By Lacy Scarmana
Governor Mike Pence unveiled a proposal this week to expand the Healthy Indiana Plan, a plan he’s calling HIP 2.0. The healthcare program has been in place for more than six years, but now the governor is looking to expand it as an alternative to a Medicaid expansion.
On this episode of Noon Edition, a physician, an Indiana University health policy professor and a representative from the Indiana Hospital Association (IHA) gave their take on HIP 2.0.
Dr. Rob Stone, co-founder of Hoosiers for a Common Sense Health Plan, has been a proponent for traditional Medicaid expansion, but now says he is “cautiously optimistic” about the changes presented in the governor’s plan.
If it’s approved by the federal government, HIP 2.0 would provide Hoosiers three options:
HIP Link: assistance for people who cannot afford their employer’s insurance
HIP Basic: very limited coverage at little or no cost
HIP Plus: includes dental and vision, but people are required to share some of the cost
Indiana University health policy professor Kosali Simon says when a federal program is designed with a one-size-fits-all approach, states often need to experiment to find what works best for them.
“I think this is an example of a state taking advantage of the flexibility that is allowed in the Medicaid program,” Simon says. “We see Indiana proposing to change some of the ways in which the federal plan is planned.”
The HIP 2.0 proposal comes shortly after Pence’s announcement that Indiana would be the first state to withdraw from the Common Core national education standards.
Dr. Stone says he is proud Pence is taking political risks, but is concerned that Indiana is recreating a wheel with a system that is administratively complex. He worries about how long it will take to implement the changes of HIP 2.0, while states such as Ohio, Michigan, Illinois and Kentucky have already expanded Medicaid.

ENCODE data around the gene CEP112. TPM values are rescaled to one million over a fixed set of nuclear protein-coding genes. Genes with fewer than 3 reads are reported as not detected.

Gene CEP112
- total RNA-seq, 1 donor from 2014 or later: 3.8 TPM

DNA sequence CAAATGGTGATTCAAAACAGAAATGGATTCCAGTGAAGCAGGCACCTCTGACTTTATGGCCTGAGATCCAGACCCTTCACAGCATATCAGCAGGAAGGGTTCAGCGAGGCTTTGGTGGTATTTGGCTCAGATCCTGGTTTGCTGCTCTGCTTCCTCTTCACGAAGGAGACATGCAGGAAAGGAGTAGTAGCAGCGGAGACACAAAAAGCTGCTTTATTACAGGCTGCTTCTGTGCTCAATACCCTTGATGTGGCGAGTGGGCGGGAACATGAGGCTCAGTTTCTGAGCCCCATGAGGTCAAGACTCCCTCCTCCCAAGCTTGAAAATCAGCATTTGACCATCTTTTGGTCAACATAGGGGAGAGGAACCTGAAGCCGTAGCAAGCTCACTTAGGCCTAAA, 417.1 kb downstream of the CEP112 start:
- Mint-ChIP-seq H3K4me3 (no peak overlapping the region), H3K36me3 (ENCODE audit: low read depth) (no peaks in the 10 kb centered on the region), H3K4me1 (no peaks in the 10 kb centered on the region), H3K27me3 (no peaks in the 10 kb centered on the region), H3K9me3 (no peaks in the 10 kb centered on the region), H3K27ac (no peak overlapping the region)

“There are somewhere between 300,000 and 400,000 people in Indiana who could already be covered today if we had followed the lead of the surrounding states,” Dr. Stone says.
The proposed expansion would increase HIP enrollment from 40,000 participants now to over 350,000, but Brian Tabor, IHA Vice President of Government Relations, says there shouldn’t be a major disruption in the medical billing process.
“I think hospitals and physician’s offices already have some experience with this product and so from a billing perspective, I don’t expect that there would be much that increases the burden that’s there today,” Tabor says.
Brian Tabor - Indiana Hospital Association Vice President of Government Relations
Dr. Rob Stone - Co-Founder of Hoosiers for a Common Sense Healthcare Plan
Kosali Simon - Indiana University Professor with interest in health economics and policy